When abnormal becomes normal

Define normal…?

I’m guessing you took a deep breath, and then tried to answer that question.
But instead of putting meaning to the word you stopped breathing for a second, looked sideways whilst your brain scrambled trying to compute the definition.


Or maybe you have a clear cut defintion?

I think we all think we know what normal is, right up until we try to put into words…

What’s become our everyday life, has become our norm, and there’s nothing normal about it.

Our days never seem to end, they pick up right where they left off and they repeat themselves over and over and over again.

Same problem> different defintion> different solution> same outcome….

Nothing is ever completely finished, and if it almost is, it’s replaced by a new task more or less straight away.

Take for example the extention to our house.

We’ve grown so sick of talking about it, what should be an exciting experience is no longer a joy.

There’s been nothing normal about the process what so ever.

If I’ve ever worked hard, it’s been getting this project running.
I’ve never met so many obstacles, hiccups or problems along the way as I have with this project.


Fair to say we chose the wrong architects, but then again I’m certain we could’ve chosen worse!

The amount of mistakes they made, and the following up we’ve had to do because of them, they should of been paying us!

And then the council, who’s taken the best part of 2 years to grant us a building permit, despite the fact that the extention has a medical neccesity behind it.

If it wasn’t for Jennifer, we’d have given up long ago….


Someone once told me “ If it’s important enough you’ll find a way, if it’s not, you’ll find an excuse”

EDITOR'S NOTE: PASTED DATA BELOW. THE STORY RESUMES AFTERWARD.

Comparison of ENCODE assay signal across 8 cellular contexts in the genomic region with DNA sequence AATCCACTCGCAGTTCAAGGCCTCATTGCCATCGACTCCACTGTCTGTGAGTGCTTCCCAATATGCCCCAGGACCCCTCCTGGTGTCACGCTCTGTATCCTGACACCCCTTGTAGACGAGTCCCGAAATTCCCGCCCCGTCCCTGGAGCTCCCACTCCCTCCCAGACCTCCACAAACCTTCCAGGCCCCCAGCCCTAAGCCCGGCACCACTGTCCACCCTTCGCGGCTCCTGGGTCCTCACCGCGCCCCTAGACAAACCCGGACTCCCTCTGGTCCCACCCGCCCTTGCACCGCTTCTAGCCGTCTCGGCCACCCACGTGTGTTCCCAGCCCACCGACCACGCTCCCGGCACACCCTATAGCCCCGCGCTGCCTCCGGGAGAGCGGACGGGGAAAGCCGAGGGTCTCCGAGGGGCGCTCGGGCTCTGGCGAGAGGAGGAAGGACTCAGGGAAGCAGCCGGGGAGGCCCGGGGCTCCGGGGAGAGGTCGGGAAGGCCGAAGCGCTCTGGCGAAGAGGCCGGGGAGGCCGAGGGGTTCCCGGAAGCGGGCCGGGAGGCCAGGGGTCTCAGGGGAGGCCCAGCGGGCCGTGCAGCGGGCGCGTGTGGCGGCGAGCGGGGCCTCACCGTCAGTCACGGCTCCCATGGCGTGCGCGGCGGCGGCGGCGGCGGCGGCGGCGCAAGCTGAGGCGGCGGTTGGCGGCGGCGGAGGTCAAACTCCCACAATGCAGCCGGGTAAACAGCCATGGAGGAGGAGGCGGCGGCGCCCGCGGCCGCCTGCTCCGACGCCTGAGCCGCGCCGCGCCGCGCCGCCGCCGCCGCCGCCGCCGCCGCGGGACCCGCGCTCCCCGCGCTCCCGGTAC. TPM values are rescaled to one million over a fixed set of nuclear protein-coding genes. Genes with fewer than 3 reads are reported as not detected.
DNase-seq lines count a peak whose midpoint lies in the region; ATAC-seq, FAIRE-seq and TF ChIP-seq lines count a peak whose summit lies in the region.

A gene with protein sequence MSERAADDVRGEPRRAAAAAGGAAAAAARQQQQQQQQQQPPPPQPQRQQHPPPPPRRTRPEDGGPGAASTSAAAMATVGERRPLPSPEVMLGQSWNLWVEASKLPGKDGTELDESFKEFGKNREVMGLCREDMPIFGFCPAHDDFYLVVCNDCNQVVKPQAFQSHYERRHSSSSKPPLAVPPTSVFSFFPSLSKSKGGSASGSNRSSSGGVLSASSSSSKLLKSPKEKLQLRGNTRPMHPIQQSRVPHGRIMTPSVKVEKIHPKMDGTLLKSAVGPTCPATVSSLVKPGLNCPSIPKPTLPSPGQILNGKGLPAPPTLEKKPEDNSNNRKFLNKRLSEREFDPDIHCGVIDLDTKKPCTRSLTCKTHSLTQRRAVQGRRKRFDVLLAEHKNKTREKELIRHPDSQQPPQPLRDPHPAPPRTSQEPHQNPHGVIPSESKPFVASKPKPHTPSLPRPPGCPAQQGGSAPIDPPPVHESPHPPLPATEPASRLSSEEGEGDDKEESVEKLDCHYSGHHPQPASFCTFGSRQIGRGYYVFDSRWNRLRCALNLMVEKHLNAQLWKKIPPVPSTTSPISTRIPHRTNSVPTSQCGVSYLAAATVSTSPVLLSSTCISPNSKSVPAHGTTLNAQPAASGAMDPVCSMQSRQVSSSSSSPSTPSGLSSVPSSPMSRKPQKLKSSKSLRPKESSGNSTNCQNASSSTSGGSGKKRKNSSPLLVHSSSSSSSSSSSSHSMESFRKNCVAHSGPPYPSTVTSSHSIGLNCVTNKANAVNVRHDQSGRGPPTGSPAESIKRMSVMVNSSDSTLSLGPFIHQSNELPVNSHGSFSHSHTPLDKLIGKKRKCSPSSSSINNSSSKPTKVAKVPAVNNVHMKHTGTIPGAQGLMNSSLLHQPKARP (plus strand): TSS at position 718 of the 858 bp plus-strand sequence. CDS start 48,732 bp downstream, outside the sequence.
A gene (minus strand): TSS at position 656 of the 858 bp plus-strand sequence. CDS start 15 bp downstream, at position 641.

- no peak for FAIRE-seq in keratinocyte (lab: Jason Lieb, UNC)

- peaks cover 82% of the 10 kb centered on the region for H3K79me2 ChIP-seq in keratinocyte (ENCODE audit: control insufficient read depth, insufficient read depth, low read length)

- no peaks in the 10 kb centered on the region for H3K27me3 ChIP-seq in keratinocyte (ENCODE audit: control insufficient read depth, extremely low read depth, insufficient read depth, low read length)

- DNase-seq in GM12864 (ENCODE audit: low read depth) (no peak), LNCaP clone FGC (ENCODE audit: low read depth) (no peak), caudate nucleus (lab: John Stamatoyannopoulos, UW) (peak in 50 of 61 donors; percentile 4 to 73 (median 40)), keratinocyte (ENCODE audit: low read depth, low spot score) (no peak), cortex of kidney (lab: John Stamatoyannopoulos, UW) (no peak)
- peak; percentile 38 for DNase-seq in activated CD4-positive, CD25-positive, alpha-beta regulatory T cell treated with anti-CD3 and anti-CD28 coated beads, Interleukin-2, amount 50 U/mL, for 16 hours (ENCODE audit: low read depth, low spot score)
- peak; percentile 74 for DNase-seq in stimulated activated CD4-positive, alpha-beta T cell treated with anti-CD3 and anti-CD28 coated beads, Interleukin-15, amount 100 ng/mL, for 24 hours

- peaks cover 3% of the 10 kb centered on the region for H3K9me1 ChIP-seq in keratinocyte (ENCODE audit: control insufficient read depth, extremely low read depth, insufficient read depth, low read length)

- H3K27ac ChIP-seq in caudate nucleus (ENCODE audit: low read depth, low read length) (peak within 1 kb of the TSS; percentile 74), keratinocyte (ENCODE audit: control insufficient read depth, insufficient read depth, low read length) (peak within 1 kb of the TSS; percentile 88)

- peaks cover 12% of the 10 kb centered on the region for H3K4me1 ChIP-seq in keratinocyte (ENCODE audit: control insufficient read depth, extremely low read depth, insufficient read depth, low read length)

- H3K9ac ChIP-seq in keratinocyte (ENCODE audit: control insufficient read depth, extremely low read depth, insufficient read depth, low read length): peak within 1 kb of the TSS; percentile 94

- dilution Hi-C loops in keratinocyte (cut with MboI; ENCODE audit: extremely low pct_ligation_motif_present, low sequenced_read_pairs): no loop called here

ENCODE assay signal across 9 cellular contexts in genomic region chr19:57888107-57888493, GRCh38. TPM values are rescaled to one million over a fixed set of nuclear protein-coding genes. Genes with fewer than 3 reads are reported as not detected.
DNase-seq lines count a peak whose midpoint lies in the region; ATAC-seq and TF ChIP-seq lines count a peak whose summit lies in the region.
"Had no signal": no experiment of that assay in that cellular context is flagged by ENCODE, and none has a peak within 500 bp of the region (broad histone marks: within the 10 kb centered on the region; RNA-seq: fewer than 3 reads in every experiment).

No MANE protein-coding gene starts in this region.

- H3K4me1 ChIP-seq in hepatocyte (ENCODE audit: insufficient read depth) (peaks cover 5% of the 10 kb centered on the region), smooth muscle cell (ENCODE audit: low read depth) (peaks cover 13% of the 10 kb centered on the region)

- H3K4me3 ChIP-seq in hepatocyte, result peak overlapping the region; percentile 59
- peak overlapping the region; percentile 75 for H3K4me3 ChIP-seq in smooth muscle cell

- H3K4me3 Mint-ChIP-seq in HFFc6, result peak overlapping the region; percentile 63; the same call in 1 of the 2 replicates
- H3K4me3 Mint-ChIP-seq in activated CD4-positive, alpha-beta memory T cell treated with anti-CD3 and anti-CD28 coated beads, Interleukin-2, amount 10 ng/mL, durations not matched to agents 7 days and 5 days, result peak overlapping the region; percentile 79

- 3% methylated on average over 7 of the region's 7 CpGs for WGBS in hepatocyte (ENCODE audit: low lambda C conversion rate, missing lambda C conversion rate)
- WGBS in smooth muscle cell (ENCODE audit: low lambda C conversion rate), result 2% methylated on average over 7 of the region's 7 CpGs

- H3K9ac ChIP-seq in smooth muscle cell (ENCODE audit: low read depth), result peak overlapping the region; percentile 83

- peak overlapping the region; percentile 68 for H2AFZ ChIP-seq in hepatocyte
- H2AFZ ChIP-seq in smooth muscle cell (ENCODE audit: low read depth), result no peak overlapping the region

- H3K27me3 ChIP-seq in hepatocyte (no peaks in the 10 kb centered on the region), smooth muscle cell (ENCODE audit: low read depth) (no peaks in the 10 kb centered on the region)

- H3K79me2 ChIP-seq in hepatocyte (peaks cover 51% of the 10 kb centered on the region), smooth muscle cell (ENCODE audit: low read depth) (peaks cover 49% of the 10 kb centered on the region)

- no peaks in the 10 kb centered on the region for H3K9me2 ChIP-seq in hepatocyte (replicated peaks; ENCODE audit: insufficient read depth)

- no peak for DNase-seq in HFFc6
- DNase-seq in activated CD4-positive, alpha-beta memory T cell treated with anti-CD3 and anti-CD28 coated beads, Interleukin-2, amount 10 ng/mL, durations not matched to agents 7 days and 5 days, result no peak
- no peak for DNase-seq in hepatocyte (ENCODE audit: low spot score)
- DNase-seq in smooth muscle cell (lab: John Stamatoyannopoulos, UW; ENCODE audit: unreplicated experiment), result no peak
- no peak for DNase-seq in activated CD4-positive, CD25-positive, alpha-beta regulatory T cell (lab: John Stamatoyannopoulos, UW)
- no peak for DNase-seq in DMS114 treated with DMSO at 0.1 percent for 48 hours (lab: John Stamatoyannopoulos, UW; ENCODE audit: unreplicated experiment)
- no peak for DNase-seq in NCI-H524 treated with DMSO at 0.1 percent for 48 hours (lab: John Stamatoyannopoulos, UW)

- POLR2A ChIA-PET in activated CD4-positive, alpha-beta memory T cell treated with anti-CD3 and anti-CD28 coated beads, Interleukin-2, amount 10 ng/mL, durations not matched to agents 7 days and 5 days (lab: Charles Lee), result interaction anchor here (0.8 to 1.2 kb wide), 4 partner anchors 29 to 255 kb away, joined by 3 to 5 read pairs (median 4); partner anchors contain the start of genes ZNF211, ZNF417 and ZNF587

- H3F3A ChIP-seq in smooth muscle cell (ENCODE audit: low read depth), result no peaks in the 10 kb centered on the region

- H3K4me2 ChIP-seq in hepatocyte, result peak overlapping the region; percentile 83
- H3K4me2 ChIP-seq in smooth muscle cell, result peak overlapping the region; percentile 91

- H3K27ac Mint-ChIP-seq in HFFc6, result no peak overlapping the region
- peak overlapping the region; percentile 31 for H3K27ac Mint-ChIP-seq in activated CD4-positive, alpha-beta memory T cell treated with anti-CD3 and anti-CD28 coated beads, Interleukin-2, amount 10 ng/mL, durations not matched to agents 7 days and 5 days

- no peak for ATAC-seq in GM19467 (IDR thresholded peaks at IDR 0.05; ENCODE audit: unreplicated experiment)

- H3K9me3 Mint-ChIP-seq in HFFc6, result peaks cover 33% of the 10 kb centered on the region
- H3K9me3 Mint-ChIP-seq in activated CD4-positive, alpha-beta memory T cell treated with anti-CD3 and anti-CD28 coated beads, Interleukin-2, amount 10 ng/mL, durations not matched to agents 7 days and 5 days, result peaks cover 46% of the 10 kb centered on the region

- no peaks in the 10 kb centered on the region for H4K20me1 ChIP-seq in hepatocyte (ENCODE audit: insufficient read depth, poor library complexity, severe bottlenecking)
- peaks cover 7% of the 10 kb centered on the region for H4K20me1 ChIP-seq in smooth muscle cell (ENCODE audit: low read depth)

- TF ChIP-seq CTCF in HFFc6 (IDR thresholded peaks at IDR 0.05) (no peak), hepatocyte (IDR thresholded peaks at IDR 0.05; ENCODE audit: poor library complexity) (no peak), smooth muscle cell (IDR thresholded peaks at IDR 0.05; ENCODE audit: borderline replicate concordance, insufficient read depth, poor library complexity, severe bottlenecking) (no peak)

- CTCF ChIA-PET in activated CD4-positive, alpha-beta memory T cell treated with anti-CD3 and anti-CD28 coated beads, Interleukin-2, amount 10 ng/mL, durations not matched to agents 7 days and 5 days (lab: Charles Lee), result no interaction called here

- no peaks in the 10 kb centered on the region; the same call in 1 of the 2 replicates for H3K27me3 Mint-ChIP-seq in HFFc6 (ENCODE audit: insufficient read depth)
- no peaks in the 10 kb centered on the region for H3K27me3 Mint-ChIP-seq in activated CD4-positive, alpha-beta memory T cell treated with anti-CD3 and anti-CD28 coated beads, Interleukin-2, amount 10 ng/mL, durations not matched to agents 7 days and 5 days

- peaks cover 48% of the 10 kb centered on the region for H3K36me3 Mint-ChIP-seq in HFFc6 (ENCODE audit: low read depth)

There are times when I wonder if it’s only Odrun and I that understand the seriousness of our situation, and the consequences that can follow if our house isn’t ready before Jennifer grows too large.

Sure she may not be heavy yet, but try placing her 100cm plus long stiff body through the doorways or on a changing table , in a bed or carrying equipment down the stairs into the car….

They’re the most awkward positions we could put our bodies in, and Jennifer’s not exactly comfortable either.

Jennifer’s longevity circles around many factors, one of which is having the correct equipment at the correct time to help prevent her body becoming deformed beyond recognition.

Another is keeping her occupied within her own house.
She’s social, she energetic within reason and she demands attention and stimulation.

We’re not able to provide that in our house until it’s been improved.

We’re not able to care for our child in the manner that she requires, or deserves for that matter, and that in itself is puts an enormous amount of pressure on us everyday…


The builders are ready now, and we were going to begin a few weeks ago.

Right up until the company doing the road and sewage works decided to leave a massive gaping hole right next to our building site…

They then left on holidays, unfinished and with no remourse what so ever..

We’ve managed to get the ground works done, but no-one wants to work next to a 3 meter deep hole.


But this has become our norm, explaining our situation and ultimately having it fall on deaf ears….

Cause who cares right?

Doesn’t matter if Jennifer has to wait another 6 months for her inner walker, her changing table or her new bath…

Doesn’t matter if she becomes a little more crooked in her left hip and requires yet another operation…

We fight what seems like a losing battle daily, but we never give up.

How can we?

Nothing’s more important than our children, just like nothing’s more important than your children….

Just that one of ours has a need as far from normal as the definition itself.


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